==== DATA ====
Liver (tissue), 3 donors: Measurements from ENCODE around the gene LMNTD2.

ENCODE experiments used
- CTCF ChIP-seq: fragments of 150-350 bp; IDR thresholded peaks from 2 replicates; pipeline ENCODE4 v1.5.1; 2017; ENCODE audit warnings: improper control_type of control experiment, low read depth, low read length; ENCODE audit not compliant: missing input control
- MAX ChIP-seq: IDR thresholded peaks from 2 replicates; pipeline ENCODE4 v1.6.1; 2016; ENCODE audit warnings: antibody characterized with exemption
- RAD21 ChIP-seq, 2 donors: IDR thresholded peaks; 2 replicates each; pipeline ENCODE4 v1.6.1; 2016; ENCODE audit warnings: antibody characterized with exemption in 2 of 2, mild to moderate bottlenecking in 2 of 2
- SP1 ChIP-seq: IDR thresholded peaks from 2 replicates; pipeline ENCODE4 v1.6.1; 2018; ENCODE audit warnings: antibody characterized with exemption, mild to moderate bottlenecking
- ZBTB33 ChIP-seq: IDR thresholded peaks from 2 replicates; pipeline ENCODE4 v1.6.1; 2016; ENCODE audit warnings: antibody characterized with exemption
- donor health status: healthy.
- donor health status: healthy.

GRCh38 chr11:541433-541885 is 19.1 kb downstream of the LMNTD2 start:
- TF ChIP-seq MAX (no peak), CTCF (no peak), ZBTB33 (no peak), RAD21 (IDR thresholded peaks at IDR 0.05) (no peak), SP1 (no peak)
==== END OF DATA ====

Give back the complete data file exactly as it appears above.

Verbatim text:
Liver (tissue), 3 donors: Measurements from ENCODE around the gene LMNTD2.

ENCODE experiments used
- CTCF ChIP-seq: fragments of 150-350 bp; IDR thresholded peaks from 2 replicates; pipeline ENCODE4 v1.5.1; 2017; ENCODE audit warnings: improper control_type of control experiment, low read depth, low read length; ENCODE audit not compliant: missing input control
- MAX ChIP-seq: IDR thresholded peaks from 2 replicates; pipeline ENCODE4 v1.6.1; 2016; ENCODE audit warnings: antibody characterized with exemption
- RAD21 ChIP-seq, 2 donors: IDR thresholded peaks; 2 replicates each; pipeline ENCODE4 v1.6.1; 2016; ENCODE audit warnings: antibody characterized with exemption in 2 of 2, mild to moderate bottlenecking in 2 of 2
- SP1 ChIP-seq: IDR thresholded peaks from 2 replicates; pipeline ENCODE4 v1.6.1; 2018; ENCODE audit warnings: antibody characterized with exemption, mild to moderate bottlenecking
- ZBTB33 ChIP-seq: IDR thresholded peaks from 2 replicates; pipeline ENCODE4 v1.6.1; 2016; ENCODE audit warnings: antibody characterized with exemption
- donor health status: healthy.
- donor health status: healthy.

GRCh38 chr11:541433-541885 is 19.1 kb downstream of the LMNTD2 start:
- TF ChIP-seq MAX (no peak), CTCF (no peak), ZBTB33 (no peak), RAD21 (IDR thresholded peaks at IDR 0.05) (no peak), SP1 (no peak)